A five day pause in work to introduce a new contract for junior doctors could be a welcome opportunity for both sides to engage meaningfully on the outstanding issues of disagreement. But it would do little to quell the anger that led junior doctors to the first all out strike in the history of the NHS.
Meaningful talks could undoubtedly go some way to closing the gap between the government and the BMA. The government says that the substantive areas of disagreement relate to pay, the most significant being around pay for Saturdays and antisocial hours. The BMA argues that there are at least seven areas of disagreement, including safeguards and protection against working excessive hours.
The gap between these two positions may not be insurmountable, but both the government and the BMA will have to make significant compromises to reach an agreement. It will need some creative thinking to come up with ways that both sides can do so without losing face. Given the importance of reaching a resolution – for the government, the medical profession, and patients – it would be disappointing if these issues could not be resolved in five days of talks.
But, even if agreement was reached on the specific issues that concern the BMA, it would do little to diminish the strength of junior doctors’ anger and their animosity towards Jeremy Hunt.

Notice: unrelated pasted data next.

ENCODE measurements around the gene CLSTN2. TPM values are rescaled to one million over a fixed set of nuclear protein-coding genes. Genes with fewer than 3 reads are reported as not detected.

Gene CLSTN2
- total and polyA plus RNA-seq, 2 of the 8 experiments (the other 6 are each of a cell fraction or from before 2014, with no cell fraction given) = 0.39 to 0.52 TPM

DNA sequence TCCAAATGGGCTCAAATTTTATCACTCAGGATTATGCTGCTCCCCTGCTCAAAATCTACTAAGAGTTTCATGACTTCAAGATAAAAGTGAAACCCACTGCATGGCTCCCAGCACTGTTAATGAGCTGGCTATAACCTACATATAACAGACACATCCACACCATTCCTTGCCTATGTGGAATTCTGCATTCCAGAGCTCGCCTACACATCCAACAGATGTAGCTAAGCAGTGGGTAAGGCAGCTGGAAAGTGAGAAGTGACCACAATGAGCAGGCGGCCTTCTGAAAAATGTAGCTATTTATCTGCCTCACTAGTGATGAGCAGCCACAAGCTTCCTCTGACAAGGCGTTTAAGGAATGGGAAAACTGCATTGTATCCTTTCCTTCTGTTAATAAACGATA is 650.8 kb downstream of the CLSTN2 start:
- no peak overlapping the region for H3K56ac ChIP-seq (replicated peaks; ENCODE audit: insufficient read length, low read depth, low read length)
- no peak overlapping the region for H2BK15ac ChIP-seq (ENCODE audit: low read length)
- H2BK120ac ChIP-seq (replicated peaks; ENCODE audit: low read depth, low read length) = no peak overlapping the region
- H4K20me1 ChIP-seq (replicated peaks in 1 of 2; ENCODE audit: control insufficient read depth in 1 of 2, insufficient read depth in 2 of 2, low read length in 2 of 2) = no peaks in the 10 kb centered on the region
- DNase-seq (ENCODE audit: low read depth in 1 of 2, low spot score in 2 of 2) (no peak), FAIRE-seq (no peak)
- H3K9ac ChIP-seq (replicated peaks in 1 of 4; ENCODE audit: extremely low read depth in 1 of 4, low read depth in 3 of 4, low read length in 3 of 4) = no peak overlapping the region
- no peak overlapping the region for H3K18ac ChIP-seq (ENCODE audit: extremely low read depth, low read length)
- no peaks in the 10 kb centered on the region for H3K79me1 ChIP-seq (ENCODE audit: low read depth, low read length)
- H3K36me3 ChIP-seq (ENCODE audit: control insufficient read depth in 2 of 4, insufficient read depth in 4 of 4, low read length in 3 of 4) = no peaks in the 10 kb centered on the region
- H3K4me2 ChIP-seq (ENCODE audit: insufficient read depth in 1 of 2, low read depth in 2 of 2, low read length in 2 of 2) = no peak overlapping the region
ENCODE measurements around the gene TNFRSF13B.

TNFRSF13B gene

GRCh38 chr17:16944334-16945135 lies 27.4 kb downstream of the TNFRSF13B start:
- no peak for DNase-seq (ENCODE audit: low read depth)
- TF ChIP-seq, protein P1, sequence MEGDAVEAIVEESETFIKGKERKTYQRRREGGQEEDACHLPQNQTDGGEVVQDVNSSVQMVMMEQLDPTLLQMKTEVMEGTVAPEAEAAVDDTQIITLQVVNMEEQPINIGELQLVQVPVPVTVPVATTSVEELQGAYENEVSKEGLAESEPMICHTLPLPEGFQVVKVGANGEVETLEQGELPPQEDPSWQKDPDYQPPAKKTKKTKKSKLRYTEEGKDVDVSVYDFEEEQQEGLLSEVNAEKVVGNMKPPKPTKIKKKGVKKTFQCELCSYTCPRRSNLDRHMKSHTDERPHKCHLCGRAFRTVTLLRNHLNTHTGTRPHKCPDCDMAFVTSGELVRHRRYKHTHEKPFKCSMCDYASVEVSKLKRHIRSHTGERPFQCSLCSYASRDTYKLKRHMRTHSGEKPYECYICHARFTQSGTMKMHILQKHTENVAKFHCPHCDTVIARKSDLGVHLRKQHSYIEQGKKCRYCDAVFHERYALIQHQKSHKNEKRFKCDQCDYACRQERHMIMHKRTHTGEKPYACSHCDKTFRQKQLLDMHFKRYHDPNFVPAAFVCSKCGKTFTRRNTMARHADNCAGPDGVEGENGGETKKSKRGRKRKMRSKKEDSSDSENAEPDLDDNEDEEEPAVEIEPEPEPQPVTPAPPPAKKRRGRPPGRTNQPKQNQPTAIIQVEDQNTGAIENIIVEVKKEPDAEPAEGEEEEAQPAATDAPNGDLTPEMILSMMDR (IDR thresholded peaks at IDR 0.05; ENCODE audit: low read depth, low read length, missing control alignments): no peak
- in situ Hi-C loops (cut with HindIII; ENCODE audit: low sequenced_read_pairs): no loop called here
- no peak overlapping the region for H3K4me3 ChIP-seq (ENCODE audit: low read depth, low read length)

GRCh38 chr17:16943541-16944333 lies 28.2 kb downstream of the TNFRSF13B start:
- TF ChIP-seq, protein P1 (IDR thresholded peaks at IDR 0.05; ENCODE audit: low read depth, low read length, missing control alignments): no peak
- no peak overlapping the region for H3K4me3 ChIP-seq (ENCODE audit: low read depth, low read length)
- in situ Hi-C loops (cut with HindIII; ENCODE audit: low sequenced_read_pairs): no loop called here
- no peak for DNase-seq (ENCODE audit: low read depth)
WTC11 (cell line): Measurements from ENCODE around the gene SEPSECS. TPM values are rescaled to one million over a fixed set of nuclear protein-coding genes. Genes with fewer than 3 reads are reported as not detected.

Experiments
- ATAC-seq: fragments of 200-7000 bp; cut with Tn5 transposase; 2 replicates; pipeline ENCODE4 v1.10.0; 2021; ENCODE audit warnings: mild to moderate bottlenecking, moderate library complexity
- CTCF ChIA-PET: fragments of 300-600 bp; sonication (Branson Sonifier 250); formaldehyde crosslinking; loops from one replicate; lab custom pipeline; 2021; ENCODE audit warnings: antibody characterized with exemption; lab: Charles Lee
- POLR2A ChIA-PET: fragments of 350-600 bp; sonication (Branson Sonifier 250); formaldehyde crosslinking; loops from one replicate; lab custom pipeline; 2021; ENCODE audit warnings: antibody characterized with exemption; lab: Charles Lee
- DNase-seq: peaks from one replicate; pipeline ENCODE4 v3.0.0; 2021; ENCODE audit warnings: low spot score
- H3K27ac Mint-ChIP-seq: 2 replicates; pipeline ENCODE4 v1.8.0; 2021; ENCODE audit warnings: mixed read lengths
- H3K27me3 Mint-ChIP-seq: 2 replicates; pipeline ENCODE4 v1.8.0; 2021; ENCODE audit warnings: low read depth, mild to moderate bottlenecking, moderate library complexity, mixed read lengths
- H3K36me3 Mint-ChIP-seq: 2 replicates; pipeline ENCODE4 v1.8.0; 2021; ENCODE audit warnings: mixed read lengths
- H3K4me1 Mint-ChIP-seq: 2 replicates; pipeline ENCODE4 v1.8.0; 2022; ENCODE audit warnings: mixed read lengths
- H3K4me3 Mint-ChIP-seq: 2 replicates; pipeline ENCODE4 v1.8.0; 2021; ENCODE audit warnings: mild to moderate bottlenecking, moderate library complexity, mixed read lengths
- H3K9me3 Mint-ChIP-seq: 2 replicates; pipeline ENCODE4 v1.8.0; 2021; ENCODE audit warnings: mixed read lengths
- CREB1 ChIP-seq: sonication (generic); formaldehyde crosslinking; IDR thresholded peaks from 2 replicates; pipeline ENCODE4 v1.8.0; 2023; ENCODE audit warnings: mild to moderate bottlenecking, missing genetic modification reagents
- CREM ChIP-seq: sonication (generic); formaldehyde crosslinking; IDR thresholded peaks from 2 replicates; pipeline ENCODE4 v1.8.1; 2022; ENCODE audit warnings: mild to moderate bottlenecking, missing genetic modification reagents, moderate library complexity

For one thing, agreement on these areas would not address the fact that junior doctors believe the new contract is both “not fair” and “not safe”. The contract is seen as “not fair” because it aligns pay rises with training progression and so removes pay progression for those taking breaks from training to pursue research or start a family. It is seen as “not safe” because, although it is designed to support seven day services, it is not linked to any plans to increase junior doctor numbers to allow current staffing levels to be maintained across seven days. It is hard to see how either the “not fair” or the “not safe” argument would be resolved if the BMA and the government agreed on the key remaining matters of dispute.
In a sense, these issues are small compared to one huge and unaddressed problem: that many junior doctors are not really angry about the specific details of the proposed new contract but about far wider issues.
Junior doctors’ frustrations and dissatisfaction with their working lives and careers, and the perceived reduction in “meaning” of the work that they do, have led to a deeply troubling decline in morale among junior doctors. The BMA acknowledges that the issues that it sees as remaining areas of disagreement “sit within the broader context of morale, quality of training, and work-life balance, issues critical to the current and future generations of junior doctors.” The government has also acknowledged the problem. Ministers’ solution, which was to commission the Academy of Medical Royal Colleges to undertake a review of the issues affecting junior doctors’ morale and wellbeing, has been met with scepticism and criticism, and by all accounts has not got off to a strong start.
The low morale of junior doctors is an issue that the whole medical profession needs to face up to and, in part, admit responsibility for. That will require doctors to address the lack of leadership in the medical profession at a local and national level, and begin to work together on ways to support the next generation of doctors.
Tom Moberly is the editor of BMJ Careers. Follow Tom on Twitter @tommoberly.